DHHR to curtail child care benefits in W.Va.

Families currently receiving child care benefits from the West Virginia Department of Health and Human Resources will see changes beginning Aug. 1.

[cleeng_content id="773895607" description="Read it now!" price="0.15"]Services will continue with an increase in co-payments.
There will be no reduction in provider rates, and there will be no changes in payment for days of care. Other changes will continue into 2013.
John Law, the public relations director for the state DHHR, said that the Temporary Assistance for Needy Families, which was enacted in 1998 did away with the old welfare system.
“The whole point was to get people back to work,” Law said. “One of the impediments was that they didn’t have child care. TANF was to help pay for child care.”
West Virginia gets $110 million a year in federal block TANF grant funds, according to Law.
The TANF program was expanded in 2008 because monies weren’t used and there was a $58 million surplus.
“Since we had money left over we expanded the program to where it is now,” Law said, adding now the money has run out because of increased enrollment.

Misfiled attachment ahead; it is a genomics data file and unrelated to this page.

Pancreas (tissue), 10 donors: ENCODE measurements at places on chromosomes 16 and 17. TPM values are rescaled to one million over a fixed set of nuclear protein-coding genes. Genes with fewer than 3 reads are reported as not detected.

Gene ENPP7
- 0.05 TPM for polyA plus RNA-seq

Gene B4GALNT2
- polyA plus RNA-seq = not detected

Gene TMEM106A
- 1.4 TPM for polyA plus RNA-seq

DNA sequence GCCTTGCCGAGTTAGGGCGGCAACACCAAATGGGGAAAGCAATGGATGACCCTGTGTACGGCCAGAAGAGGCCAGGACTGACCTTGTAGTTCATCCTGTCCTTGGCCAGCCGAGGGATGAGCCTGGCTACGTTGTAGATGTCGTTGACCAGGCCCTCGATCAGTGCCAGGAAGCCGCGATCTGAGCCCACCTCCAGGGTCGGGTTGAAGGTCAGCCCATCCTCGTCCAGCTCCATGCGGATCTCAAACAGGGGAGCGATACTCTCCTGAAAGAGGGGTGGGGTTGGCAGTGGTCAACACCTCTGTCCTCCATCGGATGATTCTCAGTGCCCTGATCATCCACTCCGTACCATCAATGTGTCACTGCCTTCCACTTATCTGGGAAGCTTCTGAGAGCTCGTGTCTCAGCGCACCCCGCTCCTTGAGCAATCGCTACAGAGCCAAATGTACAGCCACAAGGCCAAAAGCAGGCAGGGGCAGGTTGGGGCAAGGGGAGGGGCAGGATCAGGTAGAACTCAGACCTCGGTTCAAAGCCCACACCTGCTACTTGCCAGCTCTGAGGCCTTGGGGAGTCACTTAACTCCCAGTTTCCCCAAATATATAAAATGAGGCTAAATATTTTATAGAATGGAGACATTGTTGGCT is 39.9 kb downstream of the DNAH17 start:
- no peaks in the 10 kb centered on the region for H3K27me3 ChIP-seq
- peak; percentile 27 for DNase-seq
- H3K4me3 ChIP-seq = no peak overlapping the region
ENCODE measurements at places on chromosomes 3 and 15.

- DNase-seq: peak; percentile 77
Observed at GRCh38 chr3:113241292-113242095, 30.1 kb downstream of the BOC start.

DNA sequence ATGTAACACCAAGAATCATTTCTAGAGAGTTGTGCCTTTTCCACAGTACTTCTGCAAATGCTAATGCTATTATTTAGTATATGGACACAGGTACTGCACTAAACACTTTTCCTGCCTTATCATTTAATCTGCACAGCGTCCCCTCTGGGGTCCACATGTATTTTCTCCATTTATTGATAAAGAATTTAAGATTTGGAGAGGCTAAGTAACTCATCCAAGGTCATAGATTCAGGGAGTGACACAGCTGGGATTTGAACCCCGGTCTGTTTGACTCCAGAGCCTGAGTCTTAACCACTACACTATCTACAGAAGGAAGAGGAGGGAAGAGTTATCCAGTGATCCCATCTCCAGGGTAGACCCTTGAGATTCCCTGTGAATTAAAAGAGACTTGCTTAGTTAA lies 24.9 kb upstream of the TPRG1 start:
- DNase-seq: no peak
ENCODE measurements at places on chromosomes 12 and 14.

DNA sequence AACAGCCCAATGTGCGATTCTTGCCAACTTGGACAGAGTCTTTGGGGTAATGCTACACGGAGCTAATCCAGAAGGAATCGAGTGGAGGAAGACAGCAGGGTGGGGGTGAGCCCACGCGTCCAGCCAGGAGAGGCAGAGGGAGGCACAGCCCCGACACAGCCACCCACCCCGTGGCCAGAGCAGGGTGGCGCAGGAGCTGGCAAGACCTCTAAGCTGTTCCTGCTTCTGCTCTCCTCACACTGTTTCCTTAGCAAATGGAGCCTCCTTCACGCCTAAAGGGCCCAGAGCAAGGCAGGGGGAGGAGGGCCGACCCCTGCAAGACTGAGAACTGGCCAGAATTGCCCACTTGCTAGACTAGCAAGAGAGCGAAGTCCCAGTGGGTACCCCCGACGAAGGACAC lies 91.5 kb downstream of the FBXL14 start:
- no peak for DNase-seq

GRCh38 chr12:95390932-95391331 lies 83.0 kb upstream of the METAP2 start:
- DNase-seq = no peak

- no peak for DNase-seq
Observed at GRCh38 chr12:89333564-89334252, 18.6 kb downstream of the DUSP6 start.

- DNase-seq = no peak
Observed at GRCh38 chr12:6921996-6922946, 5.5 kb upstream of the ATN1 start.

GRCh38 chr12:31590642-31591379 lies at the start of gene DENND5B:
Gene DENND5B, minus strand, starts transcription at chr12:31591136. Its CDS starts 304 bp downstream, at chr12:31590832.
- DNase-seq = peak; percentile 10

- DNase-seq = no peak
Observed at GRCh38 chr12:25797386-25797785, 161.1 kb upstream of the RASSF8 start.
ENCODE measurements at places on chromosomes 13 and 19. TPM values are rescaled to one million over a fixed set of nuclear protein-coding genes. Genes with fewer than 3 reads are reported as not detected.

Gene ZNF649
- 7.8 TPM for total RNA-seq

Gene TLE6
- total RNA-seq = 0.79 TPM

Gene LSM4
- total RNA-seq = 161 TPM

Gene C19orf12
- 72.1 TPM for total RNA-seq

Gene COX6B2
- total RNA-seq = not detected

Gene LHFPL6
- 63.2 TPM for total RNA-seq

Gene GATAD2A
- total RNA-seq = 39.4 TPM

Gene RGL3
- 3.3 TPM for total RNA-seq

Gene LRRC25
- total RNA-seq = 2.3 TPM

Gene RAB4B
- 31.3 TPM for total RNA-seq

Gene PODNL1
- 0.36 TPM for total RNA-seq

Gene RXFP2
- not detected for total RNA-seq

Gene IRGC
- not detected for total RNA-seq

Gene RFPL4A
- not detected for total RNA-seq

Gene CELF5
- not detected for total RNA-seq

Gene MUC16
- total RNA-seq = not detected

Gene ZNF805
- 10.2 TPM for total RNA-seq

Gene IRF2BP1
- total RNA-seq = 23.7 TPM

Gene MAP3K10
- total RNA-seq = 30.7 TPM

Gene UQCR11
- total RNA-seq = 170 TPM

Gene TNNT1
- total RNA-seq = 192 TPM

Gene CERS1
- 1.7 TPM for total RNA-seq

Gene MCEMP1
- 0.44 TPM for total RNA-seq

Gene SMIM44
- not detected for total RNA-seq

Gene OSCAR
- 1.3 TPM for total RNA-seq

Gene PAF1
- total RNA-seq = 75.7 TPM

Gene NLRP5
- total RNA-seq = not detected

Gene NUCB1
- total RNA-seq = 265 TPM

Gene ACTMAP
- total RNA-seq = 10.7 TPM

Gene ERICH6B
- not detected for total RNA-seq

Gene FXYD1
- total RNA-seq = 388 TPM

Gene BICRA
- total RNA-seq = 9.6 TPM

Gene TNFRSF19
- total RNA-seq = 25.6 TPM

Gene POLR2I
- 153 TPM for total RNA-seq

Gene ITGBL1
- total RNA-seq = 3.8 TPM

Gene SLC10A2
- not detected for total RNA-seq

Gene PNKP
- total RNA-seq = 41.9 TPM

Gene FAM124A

“This means a family of four with an income greater than $2,794 a month would no longer be eligible for a child care supplement,” Law said. “What we are doing now is going back to the federal minimum. Each case will be redetermined beginning January 2013.”
“Those making over 150 percent of the poverty level won’t be eligible for childcare supplement,” Law said.
The percentage rate on the amount provided is increasing from 5 percent to 12 percent.
“That depends on the number of children and the family income as well,” Law said.
Law said the change might sound like a lot but in reality it isn’t.
“Let’s say the care cost is $20 a day. Five percent is $1 a day and 12 percent would be $2 a day,” he said, noting participants will have to fill out forms and it will take about six months for the system to work itself out.
The Bureau for Children and Families is also cutting more than $9.5 million in grants.
These include $2.5 million to the West Virginia Department of Education for expansion of a summer nutrition program and 14 grants totaling approximately $5.5 million to regional workforce investment boards to fund subsidized employment for adults and youth.
These grants were funded through the American Recovery Act Funding.
That money expired Sept. 30, 2010.[/cleeng_content]


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